Several key cabinet ministers, including foreign secretary and potential leadership contender Liz Truss, have rallied around the prime minister.

Boris Johnson is prepared for further resignations, perhaps not from the cabinet, but from the next “step” on the cabinet ladder.

The country’s media are wondering whether Boris Johnson will survive the weekend, with the Guardian calling it a “crushing blow to his power” and the Times saying the resignations were “apparently coordinated” and have brought to the prime minister “a potentially fatal blow”. But the pro-government Daily Telegraph also claims that the prime minister’s political future “hangs by a thread”.

A YouGov poll shows the same, in which 69% of respondents say Boris Johnson should resign. 13% say they have no opinion and only 18% still support him.

Johnson dismissed the government’s cabinet minister

Meanwhile, Boris Johnson has sacked one of the Conservatives’ most prominent figures, Prime Minister Michael Gove, the BBC’s political editor Chris Mason reported.

Gove was among those members of the government who called on Johnson to resign.

According to Sky News, Johnson and new finance minister Nadeem Zahawi plan to present the government’s new economic plan next Tuesday. A Johnson adviser, James Dandridge, reportedly said that this new plan would “certainly” include tax breaks.

“No, no, no,” Johnson’s response to whether he would resign

Earlier on Wednesday, the British Prime Minister, speaking in Parliament, stressed that the conditions were not met for him to resign.

“Clearly, if there were circumstances where I felt it was impossible for the government to continue to carry out the mandate that we’ve been given, or if I felt, for example, that we were being let down in our desire to support the Ukrainian people, then I would proceed to resignation,” Johnson told parliament.

“But frankly, the job of a prime minister in difficult circumstances, when you’ve been given a colossal mandate, is to get on with the job,” Johnson noted, adding: “And that’s what I’m going to do.”

Johnson also told MPs that the economy was facing difficult times and Russia’s invasion of Ukraine represented the worst war in Europe for 80 years.

The British prime minister also said he detests bullying and abuse of power when asked why he promoted a Conservative MP after sexual harassment allegations were made against him.

A spokesman for Johnson said earlier this week that Johnson was aware of some allegations made against former Conservative caucus leader Chris Pincher, who was last week expelled from the party.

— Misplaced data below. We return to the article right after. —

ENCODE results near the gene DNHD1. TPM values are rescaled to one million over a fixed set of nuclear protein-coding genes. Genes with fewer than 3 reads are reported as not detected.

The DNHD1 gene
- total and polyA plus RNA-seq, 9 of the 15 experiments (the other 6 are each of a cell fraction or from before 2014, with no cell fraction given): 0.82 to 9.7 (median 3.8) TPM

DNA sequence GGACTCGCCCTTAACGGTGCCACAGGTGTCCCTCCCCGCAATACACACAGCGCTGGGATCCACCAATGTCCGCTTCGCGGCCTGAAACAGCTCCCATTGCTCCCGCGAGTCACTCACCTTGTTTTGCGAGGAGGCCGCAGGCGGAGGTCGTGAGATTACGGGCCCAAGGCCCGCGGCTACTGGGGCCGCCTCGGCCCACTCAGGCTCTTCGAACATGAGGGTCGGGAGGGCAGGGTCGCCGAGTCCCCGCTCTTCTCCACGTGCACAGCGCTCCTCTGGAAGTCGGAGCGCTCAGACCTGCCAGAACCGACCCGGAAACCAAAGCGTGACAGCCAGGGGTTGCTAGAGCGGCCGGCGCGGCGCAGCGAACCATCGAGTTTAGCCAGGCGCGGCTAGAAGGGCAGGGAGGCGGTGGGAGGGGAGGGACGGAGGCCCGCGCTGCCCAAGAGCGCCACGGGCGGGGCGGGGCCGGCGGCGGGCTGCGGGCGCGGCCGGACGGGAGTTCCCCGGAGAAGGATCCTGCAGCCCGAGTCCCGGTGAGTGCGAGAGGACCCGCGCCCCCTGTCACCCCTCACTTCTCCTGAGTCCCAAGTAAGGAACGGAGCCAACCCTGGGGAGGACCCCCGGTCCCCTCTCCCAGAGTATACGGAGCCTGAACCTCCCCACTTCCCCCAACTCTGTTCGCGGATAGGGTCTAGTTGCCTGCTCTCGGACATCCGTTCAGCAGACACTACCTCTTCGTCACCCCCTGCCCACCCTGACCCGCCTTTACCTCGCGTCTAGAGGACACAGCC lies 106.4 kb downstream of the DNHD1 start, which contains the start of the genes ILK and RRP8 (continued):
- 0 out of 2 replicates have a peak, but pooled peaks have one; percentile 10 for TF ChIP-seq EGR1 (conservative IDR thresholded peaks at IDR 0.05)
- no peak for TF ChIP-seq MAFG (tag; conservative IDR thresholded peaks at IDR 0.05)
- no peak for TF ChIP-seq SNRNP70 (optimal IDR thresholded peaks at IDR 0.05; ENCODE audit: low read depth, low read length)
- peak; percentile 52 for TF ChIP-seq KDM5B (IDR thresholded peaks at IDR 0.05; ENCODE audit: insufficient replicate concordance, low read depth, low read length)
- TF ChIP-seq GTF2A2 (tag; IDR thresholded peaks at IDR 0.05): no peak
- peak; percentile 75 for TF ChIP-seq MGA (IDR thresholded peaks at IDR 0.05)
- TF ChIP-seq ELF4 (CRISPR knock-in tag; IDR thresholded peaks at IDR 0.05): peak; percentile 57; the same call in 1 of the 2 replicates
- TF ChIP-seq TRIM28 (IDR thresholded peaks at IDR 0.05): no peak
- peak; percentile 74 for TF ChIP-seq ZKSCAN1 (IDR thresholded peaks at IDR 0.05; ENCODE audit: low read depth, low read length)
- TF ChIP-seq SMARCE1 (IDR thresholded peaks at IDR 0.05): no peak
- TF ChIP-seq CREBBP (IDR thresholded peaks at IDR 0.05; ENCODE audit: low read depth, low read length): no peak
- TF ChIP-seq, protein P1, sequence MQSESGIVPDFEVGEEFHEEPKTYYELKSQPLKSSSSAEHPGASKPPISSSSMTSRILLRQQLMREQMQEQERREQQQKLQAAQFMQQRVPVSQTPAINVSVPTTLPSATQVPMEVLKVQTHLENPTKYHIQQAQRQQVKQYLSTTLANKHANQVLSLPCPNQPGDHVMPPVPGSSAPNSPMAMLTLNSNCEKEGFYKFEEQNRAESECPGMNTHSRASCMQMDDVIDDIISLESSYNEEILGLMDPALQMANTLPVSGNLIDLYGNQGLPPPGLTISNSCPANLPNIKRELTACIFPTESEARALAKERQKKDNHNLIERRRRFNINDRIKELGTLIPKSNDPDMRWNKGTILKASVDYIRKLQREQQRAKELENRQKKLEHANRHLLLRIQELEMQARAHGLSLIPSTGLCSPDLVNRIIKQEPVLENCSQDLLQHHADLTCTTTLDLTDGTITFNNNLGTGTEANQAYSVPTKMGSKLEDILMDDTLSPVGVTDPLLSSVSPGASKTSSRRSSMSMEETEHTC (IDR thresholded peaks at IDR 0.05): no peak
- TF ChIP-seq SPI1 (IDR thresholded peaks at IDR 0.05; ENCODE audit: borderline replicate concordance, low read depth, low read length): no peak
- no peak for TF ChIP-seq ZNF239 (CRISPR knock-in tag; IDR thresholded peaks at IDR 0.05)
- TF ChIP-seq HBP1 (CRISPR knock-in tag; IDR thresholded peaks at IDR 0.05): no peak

“I abhor bullying and abuse of power wherever it occurs, in this party or any other party,” Johnson told parliament when asked why Pincher had been promoted to the post.

The British prime minister this afternoon again rejected growing calls for him to step down after a series of ministerial resignations and calls from Conservative MPs for him to step down.

Asked on his arrival for a scheduled appearance before a parliamentary committee if he would resign, Johnson replied: “No, no, no.”

Later before a parliamentary committee, Boris Johnson said he would “of course” continue as prime minister despite a barrage of resignations from ministers and senior government officials and growing calls from MPs in his own party for him to step down.

Asked by a committee member if he would still be prime minister tomorrow, Johnson replied: “Of course.”

He also told the committee that the country did not want politicians to “engage in vote-hunting”, responding to a question about whether permission from Queen Elizabeth was needed to hold an election.

“I don’t think anybody in this country wants politicians to engage in vote-hunting,” Johnson said. “I think we need to continue to serve our constituents and address issues they care about.”

Johnson, during his presence in the parliamentary committee, reiterated that he does not intend to resign, stating that the last thing the country needs is a national election.

The reason for the “demobilization” process

It all started because once again Boris Johnson was “caught with the goat on his back”, as he denied knowing that in 2019 there had been a sexual harassment investigation against the then Undersecretary for Europe Chris Pincher. It later turned out that he knew, with the Times even claiming that Boris Johnson had been told five times about Pincher’s past and still gave him a new position within the party.

Pincher recently resigned from his latest post, that of deputy leader of the Conservative caucus, after admitting he had drunkenly assaulted two men at a Conservative party club last week.



Source: Capital